“We’re looking at ways to do alternative visits as a population health approach. Not all patients need or want to come in for face to face visits. We are looking at televisits with emerging technology, in collaboration with Techspring, Baystate’s technology innovation center here in downtown Springfield. We’re also looking at telephone visits and we have a patient portal. We’re finding other ways of meeting the patient needs while meeting them where they are as opposed to the traditional face-to-face visit.”
“I would also note that our community is somewhat unique in that we are a bit further down the road with value-based care than some other health systems or communities. We’ve been involved in quality contracts with commercial insurers and with Medicare for some time, and now indeed Medicaid as well just in this year, so that includes quite a bit of our population. As such I think that the practitioners and staff in our area have embraced the idea that we are responsible for the care of all of our patients, whether they show up at the door or not.
For example, we need to identify which of our female patients from age 40 - 75 haven’t had a mammogram and how we can reach out to them so that they get the care that they need. Our responsibility is to their care.
It’s always an ongoing challenge to identify your patient population and to identify the gaps in care and to find the most effective ways to engage those patients to make changes. I do feel like the culture of Baystate at large has begun to embrace this as our new role, moving away from traditional fee-for-service and into a value-based system.”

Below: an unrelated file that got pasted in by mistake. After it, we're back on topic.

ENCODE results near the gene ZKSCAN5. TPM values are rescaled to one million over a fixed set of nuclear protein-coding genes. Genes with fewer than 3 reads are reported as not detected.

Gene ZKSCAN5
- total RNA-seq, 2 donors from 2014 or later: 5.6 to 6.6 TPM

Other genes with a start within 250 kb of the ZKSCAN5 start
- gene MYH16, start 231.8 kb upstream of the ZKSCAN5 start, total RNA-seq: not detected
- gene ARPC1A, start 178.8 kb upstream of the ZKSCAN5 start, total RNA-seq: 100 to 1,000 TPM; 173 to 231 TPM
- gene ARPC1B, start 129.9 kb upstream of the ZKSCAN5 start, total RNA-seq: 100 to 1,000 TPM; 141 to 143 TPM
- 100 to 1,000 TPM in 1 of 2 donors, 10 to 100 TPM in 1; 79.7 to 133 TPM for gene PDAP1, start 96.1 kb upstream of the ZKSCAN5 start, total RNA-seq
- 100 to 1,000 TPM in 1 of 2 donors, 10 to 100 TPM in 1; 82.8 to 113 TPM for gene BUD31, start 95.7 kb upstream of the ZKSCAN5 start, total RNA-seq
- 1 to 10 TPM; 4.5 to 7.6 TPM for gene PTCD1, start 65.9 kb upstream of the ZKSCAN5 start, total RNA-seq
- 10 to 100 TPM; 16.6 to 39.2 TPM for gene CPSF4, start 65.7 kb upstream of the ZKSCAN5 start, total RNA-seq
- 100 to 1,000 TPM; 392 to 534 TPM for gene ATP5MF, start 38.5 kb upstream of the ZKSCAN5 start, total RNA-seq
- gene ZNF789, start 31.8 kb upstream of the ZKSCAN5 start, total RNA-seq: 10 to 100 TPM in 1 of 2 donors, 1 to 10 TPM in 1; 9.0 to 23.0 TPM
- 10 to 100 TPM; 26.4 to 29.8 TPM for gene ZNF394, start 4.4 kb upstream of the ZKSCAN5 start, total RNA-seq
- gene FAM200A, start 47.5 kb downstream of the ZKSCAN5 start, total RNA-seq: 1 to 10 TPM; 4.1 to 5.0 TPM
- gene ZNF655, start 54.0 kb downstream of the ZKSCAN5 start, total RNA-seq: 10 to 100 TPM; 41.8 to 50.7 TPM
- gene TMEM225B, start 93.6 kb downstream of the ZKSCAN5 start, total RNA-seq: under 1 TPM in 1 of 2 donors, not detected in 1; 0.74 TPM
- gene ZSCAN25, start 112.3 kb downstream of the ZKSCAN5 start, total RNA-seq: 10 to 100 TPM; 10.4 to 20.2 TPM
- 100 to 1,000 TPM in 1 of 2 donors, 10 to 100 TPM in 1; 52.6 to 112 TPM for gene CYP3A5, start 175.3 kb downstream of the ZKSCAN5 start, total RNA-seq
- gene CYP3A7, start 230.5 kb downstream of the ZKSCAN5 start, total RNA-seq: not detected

What do you think needs to be done to move population health management forward and improve outcomes?
“I think having more incentives for systems and independent provider groups to provide population health services such as care management would be helpful. Part of that might be to look at the payment model that is currently in place. We need to look at payment models to encourage value not volume. It’s important to think about the reimbursement structure as we look at population health.”
“I agree with that and think that it is going to continue to require thoughtful change to benefit design so that the incentives align for patients and providers toward these goals. Some of that is happening now. But sometimes we’re asking patients to do things that will help them, but they may have significant coinsurance or other barriers to adhering to the treatments that we are asking them to do. I do think there are a lot of policy changes that could make this easier.
Obviously payment reform is a big one for us as well, and then the coordination of care across the different specialty sites of care and more robust use of analytics to help us identify who our patients are, what their gaps in care are, what’s the most efficient way to communicate with them - all of which we have a basic understanding. But the various interlocking factors could evolve to be much more efficient in the future."